Limpkin is a large wading bird related to rails and cranes and somewhat resembling an ibis. They are fairly common in Florida and the Caribbean and occur in Mexico in Atlantic lowlands from Veracruz south where they feed on apple snails (Pomacea) among other things. In recent years they have been found to be nesting in SW Louisiana and have even strayed to Oklahoma. So this begged the question "When will a Limpkin be found in Texas?" Well, an observant birder photographed the state's first Limpkin at Brazos Bend State Park southwest of Houston last Thursday. It was refound on Friday on private property just outside the park. I don't know all the details but John Berner from Houston was able to gain limited access for small groups of birders under the watchful eye of the property owner. Having known John for quite a while, he signed me up for today's trip as the leader for the day.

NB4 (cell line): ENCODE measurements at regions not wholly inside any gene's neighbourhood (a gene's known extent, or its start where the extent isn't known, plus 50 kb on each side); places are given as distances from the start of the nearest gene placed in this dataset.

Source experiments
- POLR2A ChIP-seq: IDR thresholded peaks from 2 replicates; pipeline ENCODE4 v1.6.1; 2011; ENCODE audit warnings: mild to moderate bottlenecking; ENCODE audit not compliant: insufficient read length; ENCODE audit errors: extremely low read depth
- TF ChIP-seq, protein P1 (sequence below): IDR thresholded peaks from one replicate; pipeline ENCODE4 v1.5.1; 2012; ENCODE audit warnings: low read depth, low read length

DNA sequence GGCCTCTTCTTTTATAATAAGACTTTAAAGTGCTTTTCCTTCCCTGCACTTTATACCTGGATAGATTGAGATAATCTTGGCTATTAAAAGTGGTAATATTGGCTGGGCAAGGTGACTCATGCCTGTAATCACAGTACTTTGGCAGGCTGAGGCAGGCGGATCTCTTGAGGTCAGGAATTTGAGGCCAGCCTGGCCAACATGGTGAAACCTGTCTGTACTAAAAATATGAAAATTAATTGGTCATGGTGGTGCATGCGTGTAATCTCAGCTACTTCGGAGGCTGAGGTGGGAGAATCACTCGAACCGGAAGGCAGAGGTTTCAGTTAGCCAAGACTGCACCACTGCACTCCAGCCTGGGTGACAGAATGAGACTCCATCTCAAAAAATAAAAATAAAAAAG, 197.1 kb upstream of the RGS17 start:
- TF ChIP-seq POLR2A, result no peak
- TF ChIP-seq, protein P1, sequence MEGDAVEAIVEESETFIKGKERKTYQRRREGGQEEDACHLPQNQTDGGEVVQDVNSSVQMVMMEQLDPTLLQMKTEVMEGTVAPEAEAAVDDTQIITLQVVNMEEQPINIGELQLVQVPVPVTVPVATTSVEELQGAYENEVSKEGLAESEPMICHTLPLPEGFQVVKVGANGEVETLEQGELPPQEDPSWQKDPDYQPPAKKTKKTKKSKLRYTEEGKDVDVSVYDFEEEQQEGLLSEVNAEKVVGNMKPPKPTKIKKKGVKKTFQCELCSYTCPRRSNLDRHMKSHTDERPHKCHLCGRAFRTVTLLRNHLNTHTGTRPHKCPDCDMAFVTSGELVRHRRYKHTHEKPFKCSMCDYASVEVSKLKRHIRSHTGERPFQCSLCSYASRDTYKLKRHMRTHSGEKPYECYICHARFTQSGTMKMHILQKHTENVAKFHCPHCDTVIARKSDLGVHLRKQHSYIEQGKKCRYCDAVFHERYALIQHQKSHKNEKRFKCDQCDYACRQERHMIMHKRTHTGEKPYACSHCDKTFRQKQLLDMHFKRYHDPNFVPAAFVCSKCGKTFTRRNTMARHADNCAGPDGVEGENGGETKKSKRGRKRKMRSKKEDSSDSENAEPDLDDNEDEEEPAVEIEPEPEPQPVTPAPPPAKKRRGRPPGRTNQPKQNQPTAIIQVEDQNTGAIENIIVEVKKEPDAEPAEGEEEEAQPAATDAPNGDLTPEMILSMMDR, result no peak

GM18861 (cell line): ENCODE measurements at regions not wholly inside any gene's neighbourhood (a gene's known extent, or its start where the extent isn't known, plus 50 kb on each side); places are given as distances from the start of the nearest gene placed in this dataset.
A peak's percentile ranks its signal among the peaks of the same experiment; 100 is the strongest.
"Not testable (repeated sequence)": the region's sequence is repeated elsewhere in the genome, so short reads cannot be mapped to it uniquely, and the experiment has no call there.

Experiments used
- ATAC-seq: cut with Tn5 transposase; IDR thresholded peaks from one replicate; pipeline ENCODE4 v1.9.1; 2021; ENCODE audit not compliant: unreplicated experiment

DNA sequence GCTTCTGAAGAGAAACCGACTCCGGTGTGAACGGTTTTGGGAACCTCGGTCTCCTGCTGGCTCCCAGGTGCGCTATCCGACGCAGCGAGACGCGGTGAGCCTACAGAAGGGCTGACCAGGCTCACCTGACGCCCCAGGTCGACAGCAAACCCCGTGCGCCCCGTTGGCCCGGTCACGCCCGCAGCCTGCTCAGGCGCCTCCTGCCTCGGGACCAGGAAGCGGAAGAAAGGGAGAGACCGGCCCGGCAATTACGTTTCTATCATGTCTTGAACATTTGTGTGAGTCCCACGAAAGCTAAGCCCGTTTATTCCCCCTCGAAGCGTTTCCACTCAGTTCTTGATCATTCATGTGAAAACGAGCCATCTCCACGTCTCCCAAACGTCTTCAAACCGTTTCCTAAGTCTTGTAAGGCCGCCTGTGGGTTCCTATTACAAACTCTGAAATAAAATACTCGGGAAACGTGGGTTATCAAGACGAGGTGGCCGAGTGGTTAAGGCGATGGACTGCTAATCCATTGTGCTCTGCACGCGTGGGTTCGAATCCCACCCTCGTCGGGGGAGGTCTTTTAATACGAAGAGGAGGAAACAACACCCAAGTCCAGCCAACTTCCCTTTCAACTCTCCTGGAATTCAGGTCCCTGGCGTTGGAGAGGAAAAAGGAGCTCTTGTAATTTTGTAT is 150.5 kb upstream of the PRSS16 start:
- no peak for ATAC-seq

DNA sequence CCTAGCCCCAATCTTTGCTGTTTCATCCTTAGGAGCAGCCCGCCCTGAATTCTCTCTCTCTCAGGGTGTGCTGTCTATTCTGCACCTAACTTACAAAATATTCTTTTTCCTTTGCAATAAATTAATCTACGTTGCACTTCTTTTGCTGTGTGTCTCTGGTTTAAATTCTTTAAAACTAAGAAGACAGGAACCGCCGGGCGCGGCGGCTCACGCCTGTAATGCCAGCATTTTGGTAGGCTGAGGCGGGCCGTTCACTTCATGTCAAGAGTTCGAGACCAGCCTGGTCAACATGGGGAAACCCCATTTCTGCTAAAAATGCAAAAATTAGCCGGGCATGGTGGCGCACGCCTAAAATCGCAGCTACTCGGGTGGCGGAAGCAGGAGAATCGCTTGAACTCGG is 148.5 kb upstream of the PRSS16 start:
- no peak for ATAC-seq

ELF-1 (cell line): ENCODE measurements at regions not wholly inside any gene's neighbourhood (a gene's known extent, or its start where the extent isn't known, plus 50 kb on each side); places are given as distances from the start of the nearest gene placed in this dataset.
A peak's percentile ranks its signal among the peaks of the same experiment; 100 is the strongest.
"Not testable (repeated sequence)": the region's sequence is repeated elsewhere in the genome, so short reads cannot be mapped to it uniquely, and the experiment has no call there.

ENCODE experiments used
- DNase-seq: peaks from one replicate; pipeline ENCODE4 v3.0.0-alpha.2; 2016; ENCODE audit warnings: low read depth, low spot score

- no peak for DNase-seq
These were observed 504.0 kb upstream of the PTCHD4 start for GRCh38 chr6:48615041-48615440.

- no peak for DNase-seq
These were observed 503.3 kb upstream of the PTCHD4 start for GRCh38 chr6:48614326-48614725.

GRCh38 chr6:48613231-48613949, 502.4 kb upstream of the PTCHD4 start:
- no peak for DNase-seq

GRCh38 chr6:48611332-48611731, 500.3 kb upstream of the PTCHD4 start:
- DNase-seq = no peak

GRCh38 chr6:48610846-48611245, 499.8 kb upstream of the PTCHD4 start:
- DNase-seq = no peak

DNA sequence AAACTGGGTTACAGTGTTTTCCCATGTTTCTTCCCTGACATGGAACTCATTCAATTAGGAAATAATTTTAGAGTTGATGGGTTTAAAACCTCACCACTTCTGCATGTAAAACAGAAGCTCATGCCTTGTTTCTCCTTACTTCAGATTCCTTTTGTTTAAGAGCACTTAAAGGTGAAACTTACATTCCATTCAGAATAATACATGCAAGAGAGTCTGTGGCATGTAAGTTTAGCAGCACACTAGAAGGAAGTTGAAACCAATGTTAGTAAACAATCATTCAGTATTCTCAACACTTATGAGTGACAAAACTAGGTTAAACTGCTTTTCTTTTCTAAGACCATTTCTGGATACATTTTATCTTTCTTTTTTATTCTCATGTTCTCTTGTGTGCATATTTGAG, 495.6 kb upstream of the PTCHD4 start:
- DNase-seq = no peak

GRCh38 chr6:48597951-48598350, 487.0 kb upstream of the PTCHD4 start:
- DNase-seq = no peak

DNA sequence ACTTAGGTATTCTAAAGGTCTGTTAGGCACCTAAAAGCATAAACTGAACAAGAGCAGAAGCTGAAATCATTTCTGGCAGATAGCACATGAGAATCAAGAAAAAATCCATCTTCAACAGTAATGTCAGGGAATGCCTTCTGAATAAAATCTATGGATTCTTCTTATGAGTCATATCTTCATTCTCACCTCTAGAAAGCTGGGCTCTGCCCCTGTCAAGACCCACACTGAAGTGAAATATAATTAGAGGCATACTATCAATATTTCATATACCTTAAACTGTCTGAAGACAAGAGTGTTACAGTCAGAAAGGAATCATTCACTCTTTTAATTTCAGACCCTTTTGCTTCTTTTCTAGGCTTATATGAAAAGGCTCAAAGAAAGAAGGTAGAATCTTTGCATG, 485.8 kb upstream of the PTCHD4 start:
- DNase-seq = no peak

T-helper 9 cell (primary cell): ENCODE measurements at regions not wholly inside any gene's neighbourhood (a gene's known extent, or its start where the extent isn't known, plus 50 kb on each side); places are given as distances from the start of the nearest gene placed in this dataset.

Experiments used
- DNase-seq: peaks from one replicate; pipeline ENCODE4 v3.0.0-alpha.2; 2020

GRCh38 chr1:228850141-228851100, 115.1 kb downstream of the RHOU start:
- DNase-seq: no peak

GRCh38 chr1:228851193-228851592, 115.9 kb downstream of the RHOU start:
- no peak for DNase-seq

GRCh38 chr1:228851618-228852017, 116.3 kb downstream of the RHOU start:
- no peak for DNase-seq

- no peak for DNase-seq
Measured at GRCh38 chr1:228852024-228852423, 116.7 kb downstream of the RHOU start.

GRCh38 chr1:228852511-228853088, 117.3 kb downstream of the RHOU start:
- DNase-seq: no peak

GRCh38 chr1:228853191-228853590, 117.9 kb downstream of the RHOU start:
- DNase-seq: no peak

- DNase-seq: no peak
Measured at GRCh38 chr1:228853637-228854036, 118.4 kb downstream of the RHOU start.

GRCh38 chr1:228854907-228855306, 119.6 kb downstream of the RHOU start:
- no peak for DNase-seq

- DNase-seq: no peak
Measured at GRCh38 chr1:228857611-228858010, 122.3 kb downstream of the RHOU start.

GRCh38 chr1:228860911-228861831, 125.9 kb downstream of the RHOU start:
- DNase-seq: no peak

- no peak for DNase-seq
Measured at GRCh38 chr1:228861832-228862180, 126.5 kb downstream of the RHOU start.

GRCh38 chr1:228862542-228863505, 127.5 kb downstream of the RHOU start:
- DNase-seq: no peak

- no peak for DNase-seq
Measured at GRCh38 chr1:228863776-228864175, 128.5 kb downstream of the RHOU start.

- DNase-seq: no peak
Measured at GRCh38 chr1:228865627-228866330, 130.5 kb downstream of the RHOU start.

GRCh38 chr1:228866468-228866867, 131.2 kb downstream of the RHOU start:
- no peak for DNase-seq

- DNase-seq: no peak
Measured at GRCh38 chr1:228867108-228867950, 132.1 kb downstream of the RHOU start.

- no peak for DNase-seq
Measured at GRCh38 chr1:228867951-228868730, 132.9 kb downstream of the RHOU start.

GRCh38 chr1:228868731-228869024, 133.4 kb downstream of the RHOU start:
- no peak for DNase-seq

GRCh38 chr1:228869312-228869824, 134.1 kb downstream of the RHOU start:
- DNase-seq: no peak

Our group of about fifteen soon heard the peacock-like screams of a Limpkin after parking our cars near the private wetland. We got distant looks and then the Limpkin flew by relatively close and then off to the west.
So we worked our way west, following the Limpkin calls, along a berm that paralled the park's southern boundary. Every few minutes we would get a glimpse and then the bird would fly farther west. After an extended Limpkinless period, we were about to give up hope, when the bird called again. We continued westward and eventually found the bird screaming from a distant tree in the wetland. Then it flew and was joined by a second bird. They were distant but we followed them though scopes, binoculars and camera lenses. They were interacting as though they were a pair.
Wow! That was pretty cool. They look like a mated pair and there's plenty of apple snails to feed on as evidenced by egg masses everywhere.
So Limkpins may well be on their way to becoming established in Texas. I was hoping to find the first one someday as a stray wandering up to the Valley from Mexico. But they invaded SE Texas first.